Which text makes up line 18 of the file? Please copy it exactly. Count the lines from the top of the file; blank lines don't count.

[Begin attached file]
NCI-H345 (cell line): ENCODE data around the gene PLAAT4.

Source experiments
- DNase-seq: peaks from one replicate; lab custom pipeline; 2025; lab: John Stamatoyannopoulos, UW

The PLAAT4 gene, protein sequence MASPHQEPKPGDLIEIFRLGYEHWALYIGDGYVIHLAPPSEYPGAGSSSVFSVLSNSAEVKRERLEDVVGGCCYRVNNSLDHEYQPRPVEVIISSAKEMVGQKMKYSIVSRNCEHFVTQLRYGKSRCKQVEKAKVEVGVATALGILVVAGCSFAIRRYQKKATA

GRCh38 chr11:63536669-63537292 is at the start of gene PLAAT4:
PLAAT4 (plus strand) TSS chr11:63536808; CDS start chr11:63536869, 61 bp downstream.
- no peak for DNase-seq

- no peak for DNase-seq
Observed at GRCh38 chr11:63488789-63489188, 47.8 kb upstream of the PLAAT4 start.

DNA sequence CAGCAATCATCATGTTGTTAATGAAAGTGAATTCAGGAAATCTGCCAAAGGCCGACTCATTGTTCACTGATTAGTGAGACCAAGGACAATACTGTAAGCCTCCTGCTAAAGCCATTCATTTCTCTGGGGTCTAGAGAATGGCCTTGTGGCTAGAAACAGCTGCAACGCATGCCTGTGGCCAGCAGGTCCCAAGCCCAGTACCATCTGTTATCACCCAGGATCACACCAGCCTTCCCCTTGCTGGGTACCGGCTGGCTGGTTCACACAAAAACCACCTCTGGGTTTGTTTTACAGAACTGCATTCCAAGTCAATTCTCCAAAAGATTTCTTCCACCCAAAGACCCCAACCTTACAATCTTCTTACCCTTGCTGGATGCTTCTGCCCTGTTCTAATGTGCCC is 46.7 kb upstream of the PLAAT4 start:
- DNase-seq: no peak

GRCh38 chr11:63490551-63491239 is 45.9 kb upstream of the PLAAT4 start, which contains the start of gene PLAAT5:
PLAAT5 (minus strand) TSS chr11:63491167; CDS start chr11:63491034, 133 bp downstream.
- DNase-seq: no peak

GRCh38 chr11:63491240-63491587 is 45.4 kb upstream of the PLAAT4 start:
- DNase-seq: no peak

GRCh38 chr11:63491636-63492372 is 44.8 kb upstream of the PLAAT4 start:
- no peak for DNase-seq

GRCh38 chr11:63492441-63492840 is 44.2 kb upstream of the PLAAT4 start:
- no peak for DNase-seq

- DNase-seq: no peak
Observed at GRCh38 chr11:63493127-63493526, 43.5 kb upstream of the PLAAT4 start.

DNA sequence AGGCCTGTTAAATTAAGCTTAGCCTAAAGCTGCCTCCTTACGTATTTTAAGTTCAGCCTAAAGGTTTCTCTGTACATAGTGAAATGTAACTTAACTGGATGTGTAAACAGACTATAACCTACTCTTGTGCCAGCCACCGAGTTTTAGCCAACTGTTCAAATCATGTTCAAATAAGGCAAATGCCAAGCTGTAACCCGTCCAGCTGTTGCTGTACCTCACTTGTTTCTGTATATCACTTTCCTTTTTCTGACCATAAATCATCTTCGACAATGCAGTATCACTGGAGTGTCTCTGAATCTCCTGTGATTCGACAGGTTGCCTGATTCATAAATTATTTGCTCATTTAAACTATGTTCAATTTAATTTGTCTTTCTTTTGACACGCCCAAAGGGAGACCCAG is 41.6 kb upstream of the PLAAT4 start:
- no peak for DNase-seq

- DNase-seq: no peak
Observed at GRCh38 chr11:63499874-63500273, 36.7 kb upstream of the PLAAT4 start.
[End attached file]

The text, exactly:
- no peak for DNase-seq